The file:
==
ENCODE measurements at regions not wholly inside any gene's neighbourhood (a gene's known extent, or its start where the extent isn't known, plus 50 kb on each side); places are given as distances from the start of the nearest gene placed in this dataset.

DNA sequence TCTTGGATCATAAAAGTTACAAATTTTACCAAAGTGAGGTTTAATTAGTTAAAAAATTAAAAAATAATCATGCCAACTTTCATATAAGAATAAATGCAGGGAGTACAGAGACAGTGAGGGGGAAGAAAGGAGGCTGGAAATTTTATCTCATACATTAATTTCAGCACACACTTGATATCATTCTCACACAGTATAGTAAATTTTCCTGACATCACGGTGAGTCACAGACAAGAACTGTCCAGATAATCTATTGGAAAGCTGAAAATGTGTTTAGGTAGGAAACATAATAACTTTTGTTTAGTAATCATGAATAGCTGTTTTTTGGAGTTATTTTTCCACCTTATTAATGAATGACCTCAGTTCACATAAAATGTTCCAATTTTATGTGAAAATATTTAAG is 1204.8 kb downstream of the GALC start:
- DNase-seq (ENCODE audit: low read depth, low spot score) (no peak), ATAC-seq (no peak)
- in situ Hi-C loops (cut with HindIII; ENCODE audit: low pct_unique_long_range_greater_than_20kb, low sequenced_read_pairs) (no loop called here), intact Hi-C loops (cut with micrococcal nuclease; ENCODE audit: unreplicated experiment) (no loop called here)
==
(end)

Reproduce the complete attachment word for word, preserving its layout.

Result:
ENCODE measurements at regions not wholly inside any gene's neighbourhood (a gene's known extent, or its start where the extent isn't known, plus 50 kb on each side); places are given as distances from the start of the nearest gene placed in this dataset.

DNA sequence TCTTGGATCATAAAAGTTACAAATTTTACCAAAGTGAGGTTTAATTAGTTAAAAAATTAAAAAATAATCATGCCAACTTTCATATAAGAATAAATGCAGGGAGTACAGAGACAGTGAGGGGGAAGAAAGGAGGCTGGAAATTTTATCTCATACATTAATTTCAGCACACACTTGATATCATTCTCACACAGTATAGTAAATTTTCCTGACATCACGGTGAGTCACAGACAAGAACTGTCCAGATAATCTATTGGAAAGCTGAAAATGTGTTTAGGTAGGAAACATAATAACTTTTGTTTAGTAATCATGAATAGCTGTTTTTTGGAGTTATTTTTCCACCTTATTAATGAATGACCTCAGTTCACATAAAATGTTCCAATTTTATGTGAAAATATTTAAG is 1204.8 kb downstream of the GALC start:
- DNase-seq (ENCODE audit: low read depth, low spot score) (no peak), ATAC-seq (no peak)
- in situ Hi-C loops (cut with HindIII; ENCODE audit: low pct_unique_long_range_greater_than_20kb, low sequenced_read_pairs) (no loop called here), intact Hi-C loops (cut with micrococcal nuclease; ENCODE audit: unreplicated experiment) (no loop called here)